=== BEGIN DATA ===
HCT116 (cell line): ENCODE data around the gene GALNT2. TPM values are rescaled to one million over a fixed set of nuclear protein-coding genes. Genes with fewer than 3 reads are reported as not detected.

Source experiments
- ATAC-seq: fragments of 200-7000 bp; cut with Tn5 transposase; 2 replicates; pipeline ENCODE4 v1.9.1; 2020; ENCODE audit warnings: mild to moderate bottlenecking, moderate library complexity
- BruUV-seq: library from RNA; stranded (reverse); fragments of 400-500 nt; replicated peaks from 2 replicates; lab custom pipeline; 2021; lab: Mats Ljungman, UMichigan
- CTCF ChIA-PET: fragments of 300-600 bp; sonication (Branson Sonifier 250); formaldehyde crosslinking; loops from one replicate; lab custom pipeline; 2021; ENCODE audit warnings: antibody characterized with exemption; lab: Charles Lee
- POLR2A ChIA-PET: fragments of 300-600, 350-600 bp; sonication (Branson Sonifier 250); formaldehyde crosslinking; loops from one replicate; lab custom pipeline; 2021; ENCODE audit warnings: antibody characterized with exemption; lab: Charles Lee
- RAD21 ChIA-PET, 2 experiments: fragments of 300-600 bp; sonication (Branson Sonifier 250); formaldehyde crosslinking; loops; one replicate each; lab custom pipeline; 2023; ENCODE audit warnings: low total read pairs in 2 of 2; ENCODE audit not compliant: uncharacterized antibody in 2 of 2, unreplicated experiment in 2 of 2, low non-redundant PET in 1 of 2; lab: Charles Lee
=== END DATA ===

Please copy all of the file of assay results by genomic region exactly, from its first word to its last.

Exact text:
HCT116 (cell line): ENCODE data around the gene GALNT2. TPM values are rescaled to one million over a fixed set of nuclear protein-coding genes. Genes with fewer than 3 reads are reported as not detected.

Source experiments
- ATAC-seq: fragments of 200-7000 bp; cut with Tn5 transposase; 2 replicates; pipeline ENCODE4 v1.9.1; 2020; ENCODE audit warnings: mild to moderate bottlenecking, moderate library complexity
- BruUV-seq: library from RNA; stranded (reverse); fragments of 400-500 nt; replicated peaks from 2 replicates; lab custom pipeline; 2021; lab: Mats Ljungman, UMichigan
- CTCF ChIA-PET: fragments of 300-600 bp; sonication (Branson Sonifier 250); formaldehyde crosslinking; loops from one replicate; lab custom pipeline; 2021; ENCODE audit warnings: antibody characterized with exemption; lab: Charles Lee
- POLR2A ChIA-PET: fragments of 300-600, 350-600 bp; sonication (Branson Sonifier 250); formaldehyde crosslinking; loops from one replicate; lab custom pipeline; 2021; ENCODE audit warnings: antibody characterized with exemption; lab: Charles Lee
- RAD21 ChIA-PET, 2 experiments: fragments of 300-600 bp; sonication (Branson Sonifier 250); formaldehyde crosslinking; loops; one replicate each; lab custom pipeline; 2023; ENCODE audit warnings: low total read pairs in 2 of 2; ENCODE audit not compliant: uncharacterized antibody in 2 of 2, unreplicated experiment in 2 of 2, low non-redundant PET in 1 of 2; lab: Charles Lee